West Virginia History

Celebrating my birthday with the Philippi Covered Bridge

 

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One of the perks to my job is getting to see this historic bridge almost every day and today ( Nov 1st) I got to celebrate my 51st birthday with the 175th birthday of the settlement of the community of Philippi and the covered bridge.

The Covered Bridge in Phillippi West Virginia is one of the last two-lane covered bridge in the U.S. and the only one that has a state highway passing through the double arches.  Making the bridge an icon for the town of Philippi, West Virginia and the location of the first land battle of the civil war.

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Historical Marker and pedestrian walkway at the Philippi Covered Bridge.

The original bridge was built in 1852 by a local builder Lemuel Chenoweth from Randolph County, West Virginia. The Philippi bridge stood for 137 years before being accidentally caught on fire in 1989 and burning the bridge to complete destruction.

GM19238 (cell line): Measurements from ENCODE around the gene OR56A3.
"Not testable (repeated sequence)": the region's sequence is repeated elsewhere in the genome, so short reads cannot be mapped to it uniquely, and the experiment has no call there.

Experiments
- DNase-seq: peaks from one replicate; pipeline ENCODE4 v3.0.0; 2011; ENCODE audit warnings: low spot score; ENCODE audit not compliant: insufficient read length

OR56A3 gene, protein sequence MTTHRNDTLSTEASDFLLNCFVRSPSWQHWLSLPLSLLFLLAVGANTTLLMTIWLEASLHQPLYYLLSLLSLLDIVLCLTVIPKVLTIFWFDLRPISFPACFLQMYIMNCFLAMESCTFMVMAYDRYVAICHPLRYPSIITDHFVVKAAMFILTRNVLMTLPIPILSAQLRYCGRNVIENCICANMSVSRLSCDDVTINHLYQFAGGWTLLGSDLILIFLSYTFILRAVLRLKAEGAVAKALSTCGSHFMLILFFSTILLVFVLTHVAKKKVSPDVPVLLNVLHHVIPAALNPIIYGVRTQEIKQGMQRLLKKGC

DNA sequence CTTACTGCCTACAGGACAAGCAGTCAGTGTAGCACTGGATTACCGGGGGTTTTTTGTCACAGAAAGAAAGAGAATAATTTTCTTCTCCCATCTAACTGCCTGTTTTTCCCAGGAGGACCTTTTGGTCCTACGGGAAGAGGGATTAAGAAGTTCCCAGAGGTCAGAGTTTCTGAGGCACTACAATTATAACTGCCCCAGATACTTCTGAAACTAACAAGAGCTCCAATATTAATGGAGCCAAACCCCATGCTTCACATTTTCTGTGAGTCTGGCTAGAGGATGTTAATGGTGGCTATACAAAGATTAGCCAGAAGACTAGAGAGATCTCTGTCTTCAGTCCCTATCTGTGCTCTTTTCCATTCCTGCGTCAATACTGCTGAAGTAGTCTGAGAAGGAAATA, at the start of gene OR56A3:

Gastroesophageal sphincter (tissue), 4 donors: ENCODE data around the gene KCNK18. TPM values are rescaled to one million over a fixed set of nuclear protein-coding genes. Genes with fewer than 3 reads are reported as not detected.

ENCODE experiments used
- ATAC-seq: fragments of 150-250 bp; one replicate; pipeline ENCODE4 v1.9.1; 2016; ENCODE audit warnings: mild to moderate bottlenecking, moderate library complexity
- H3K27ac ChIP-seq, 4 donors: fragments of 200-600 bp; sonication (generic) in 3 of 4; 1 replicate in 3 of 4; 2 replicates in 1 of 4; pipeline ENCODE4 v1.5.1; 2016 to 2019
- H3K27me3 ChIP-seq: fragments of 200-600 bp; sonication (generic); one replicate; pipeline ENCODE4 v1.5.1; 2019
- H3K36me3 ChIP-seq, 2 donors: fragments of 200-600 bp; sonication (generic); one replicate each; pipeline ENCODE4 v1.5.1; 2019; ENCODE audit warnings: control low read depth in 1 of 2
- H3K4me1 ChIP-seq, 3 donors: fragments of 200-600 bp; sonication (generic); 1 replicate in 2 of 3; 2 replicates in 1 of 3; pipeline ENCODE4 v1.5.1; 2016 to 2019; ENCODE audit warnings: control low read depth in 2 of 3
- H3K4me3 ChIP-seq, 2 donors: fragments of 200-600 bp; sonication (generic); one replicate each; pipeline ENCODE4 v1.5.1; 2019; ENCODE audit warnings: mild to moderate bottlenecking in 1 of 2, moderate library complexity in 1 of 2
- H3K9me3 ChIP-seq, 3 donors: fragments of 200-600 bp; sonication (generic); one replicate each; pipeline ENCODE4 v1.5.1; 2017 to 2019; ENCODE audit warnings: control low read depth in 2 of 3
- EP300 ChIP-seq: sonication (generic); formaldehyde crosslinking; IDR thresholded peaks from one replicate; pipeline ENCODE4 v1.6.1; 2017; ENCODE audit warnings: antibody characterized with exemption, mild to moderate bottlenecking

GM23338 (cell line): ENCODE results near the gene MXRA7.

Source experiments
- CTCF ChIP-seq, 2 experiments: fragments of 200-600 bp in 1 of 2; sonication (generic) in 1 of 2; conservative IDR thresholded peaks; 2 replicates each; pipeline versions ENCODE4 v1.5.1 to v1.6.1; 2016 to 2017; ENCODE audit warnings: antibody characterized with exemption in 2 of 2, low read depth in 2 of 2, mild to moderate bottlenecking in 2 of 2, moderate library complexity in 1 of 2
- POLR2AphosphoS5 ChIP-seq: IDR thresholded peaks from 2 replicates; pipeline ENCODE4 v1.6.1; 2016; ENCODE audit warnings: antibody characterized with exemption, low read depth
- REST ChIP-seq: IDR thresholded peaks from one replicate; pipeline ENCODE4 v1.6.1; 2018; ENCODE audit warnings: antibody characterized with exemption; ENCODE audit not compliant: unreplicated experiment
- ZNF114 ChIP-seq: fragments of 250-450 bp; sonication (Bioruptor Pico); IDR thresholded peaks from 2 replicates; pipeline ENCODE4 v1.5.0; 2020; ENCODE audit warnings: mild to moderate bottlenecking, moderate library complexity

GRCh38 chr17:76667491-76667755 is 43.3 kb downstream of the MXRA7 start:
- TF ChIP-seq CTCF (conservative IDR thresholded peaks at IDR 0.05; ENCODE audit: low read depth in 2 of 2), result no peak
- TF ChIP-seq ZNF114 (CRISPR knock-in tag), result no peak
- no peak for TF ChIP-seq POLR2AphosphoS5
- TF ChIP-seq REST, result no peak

Philippi Covered Bridge fire from appalachin blacksmiths website

The closed Philippi Covered Bridge after the fire. image from the Appalachian Blacksmiths website

The bridge we see today was rebuilt to the same standards as the original two years later and reopened to the public.  The new bridge does include two new features, not included in the original plans, a sprinkler system in the bridge and a pedestrian walkway outside of the bridge. Making the walkway a nice place to see the bridge, the river, and downtown from above the water in the Tygart River.

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View of the Tygart River looking at the Philippi Covered Bridge 2018

Since I enjoy taking photos of the bridge so much, over the years I have invited several friends and family members to join me in enjoying the bridge and downtown Philippi. Yet, this day I walked alone in the icy air to the bridge to share in the birthday celebrations with State Officials, County Representatives, and City Employees. Hundreds of cupcakes and cookies were shared with the community.

Barbour County,West Virginia, Philippi Covered bridge over the Tygart River

Barbour County, West Virginia, Philippi Covered Bridge